As Ohio Women Go, So May The Nation
Have you wondered why the Obama campaign is running so many ads aimed at women? Have you wondered why there is a group Ohio Women for Mitt. Women, in particular Ohio women, could hold the key to the election.
First the numbers:
â€¢ In Ohio women make up 51.2 percent of the population. (2011 Census)
â€¢ 2008 exit polls showed that women voters outnumbered men 52 percent to 48 percent.
The bottom line – there likely will be more women than men casting Ohio ballots in November. And because there are very few paths to victory that do not include Ohioâ€™s 18 electoral votes, those women could decide the race in Ohio and thus the nation.
Michelle Obama was in Columbus and Dayton last week touting her husbandâ€™s support of abortion rights and equal-pay-for-equal-work. Obama campaign ads fuel the so called War on Women theme, proclaiming this is a â€œscary time to be a womanâ€ and attacking Romneyâ€™s anti-abortion stance and opposition to mandatory insurance coverage of contraception.
Almost simultaneously to the first lady’s visit, Lt. Governor Mary Taylor and three other high profile Republican women tried to sway women voters by pointing to the presidentâ€™s economic record. Taylor said women are really concerned about high taxes, over-regulation and growing small businesses. The Romney campaign is running new ads featuring women who voted for Obama now disappointed in his performance.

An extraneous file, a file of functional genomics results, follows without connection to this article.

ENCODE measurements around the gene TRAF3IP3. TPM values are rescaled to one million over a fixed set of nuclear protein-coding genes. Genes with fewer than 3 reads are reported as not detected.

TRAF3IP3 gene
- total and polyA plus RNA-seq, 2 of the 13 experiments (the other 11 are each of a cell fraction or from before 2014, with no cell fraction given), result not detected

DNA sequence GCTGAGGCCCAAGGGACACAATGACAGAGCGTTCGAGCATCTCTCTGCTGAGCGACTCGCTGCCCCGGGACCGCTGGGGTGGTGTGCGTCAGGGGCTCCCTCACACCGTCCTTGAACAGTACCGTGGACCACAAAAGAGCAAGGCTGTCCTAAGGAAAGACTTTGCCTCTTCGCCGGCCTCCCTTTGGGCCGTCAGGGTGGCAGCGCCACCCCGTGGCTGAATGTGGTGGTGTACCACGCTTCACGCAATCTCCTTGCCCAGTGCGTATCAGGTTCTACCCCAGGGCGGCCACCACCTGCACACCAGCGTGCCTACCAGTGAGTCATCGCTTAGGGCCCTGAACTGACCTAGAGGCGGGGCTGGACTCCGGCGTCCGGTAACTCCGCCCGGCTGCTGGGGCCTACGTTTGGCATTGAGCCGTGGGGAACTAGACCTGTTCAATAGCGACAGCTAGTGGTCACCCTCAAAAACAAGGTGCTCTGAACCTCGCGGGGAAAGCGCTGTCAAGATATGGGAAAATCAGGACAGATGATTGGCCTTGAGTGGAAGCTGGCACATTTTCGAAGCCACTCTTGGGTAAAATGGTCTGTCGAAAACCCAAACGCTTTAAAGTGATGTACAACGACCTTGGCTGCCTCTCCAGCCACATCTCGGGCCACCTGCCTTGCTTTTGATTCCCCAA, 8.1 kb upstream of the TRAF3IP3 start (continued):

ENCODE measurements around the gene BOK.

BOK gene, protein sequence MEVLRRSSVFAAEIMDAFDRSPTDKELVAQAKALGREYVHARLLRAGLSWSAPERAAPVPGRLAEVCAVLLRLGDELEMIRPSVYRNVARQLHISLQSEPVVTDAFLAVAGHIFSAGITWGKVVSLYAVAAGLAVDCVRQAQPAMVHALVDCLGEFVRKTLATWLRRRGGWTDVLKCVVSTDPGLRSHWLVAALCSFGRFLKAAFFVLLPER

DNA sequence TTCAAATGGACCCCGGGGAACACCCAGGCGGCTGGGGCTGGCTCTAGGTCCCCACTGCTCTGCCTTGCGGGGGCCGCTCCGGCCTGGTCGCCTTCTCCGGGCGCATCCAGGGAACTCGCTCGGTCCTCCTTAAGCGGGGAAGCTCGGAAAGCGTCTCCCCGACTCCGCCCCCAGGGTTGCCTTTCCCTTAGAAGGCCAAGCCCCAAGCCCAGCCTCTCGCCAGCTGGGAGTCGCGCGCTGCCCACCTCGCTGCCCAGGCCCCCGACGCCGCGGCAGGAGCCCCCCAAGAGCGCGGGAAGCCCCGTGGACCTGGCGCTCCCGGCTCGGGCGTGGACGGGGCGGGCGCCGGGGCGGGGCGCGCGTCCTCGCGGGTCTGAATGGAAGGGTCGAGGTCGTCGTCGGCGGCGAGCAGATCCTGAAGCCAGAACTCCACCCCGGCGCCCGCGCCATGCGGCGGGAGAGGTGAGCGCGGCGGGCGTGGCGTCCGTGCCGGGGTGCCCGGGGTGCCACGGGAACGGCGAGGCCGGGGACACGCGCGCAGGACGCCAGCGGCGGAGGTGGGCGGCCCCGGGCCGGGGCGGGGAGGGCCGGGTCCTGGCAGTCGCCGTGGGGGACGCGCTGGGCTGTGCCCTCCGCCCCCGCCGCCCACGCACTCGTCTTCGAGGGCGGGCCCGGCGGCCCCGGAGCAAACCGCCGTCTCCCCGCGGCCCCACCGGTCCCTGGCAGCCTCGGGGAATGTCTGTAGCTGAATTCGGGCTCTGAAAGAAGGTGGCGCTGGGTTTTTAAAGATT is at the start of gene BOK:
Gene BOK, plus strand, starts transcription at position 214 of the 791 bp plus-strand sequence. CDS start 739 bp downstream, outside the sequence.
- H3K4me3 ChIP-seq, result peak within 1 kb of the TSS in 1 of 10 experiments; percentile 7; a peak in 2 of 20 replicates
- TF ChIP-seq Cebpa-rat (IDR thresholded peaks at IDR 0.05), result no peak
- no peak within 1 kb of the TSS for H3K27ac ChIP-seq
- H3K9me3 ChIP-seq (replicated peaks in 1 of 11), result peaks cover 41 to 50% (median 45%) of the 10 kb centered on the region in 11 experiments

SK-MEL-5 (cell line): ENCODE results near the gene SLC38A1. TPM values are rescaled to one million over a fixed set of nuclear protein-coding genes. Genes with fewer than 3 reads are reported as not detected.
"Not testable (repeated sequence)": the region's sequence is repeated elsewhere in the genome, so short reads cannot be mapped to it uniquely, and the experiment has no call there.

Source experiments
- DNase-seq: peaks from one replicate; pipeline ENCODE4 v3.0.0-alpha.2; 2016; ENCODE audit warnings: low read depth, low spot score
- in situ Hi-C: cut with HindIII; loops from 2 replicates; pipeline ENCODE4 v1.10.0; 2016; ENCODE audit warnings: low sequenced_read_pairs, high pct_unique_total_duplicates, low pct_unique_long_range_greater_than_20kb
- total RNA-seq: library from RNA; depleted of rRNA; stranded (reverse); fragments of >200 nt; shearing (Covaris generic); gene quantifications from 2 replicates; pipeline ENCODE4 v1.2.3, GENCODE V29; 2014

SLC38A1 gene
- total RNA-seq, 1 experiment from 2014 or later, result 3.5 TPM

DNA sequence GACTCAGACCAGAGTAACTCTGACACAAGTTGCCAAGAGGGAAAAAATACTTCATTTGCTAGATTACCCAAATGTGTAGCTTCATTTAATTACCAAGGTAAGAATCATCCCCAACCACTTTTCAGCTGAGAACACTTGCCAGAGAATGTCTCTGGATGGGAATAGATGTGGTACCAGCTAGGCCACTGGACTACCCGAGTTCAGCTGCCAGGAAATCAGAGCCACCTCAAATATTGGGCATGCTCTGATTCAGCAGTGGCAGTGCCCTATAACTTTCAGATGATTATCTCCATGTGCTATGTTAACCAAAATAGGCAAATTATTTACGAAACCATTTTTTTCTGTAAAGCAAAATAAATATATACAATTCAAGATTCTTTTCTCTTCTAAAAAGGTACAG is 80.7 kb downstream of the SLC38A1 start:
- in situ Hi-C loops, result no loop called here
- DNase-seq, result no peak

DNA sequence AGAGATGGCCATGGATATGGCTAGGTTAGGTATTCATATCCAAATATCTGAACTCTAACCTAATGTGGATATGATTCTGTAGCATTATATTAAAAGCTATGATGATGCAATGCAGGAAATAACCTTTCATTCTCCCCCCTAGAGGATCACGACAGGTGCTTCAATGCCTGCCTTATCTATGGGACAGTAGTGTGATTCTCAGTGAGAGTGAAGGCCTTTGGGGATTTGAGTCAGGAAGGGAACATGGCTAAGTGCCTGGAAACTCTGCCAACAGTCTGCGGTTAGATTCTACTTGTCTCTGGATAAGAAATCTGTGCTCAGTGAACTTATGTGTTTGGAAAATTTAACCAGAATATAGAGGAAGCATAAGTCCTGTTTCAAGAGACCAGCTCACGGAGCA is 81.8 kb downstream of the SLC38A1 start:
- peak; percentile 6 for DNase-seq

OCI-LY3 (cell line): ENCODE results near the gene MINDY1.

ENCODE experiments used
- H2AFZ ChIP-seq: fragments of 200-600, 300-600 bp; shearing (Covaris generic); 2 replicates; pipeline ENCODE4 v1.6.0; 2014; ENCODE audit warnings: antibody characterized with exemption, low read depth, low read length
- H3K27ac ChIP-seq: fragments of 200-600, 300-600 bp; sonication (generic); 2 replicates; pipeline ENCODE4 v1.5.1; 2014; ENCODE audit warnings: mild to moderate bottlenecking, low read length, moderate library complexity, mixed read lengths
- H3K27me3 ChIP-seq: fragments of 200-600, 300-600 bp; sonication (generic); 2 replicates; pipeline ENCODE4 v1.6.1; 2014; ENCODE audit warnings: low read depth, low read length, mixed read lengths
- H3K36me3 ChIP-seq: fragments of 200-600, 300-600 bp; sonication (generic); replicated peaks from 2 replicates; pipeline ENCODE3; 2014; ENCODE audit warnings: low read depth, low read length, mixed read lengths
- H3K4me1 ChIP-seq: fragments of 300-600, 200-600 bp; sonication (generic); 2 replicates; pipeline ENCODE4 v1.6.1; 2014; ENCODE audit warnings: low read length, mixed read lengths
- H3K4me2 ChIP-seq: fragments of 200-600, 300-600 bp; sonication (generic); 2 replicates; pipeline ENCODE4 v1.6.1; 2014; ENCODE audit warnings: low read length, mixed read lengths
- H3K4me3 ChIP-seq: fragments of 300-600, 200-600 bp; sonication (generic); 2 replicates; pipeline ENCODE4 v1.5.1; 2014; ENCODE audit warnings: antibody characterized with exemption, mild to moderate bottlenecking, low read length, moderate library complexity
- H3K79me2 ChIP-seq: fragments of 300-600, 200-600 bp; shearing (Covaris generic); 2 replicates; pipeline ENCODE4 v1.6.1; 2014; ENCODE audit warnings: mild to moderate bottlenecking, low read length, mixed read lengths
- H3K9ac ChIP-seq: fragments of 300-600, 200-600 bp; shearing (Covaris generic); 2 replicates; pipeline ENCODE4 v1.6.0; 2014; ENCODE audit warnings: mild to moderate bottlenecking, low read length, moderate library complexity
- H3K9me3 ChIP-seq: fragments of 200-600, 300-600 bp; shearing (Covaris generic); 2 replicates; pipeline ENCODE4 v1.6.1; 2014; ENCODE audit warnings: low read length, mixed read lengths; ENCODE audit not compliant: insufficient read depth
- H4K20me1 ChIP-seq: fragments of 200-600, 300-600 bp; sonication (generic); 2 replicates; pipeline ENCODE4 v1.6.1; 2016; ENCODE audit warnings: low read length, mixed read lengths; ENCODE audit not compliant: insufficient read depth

The latest Quinnipiac University poll shows Romney has a lot work to do. That poll finds he faces a pretty wide gender gap:
â€¢ Women favor Obama by a whopping 21 points – 58 percent to 37 percent.
â€¢ Men favor Romney by 10 points â€“ 52 percent to 42 percent.
Itâ€™s only August, and womenâ€™s support for the candidates in a poll does not measure enthusiasm. Obama will not ride the â€œnew face of politicsâ€ wave he enjoyed in 2008. The weak economy could keep many women home and could propel more men to the polls.
But if you want a good way to measure how Ohio will vote, watch the womenâ€™s vote.Â And right now that vote is squarely in the hands of the president.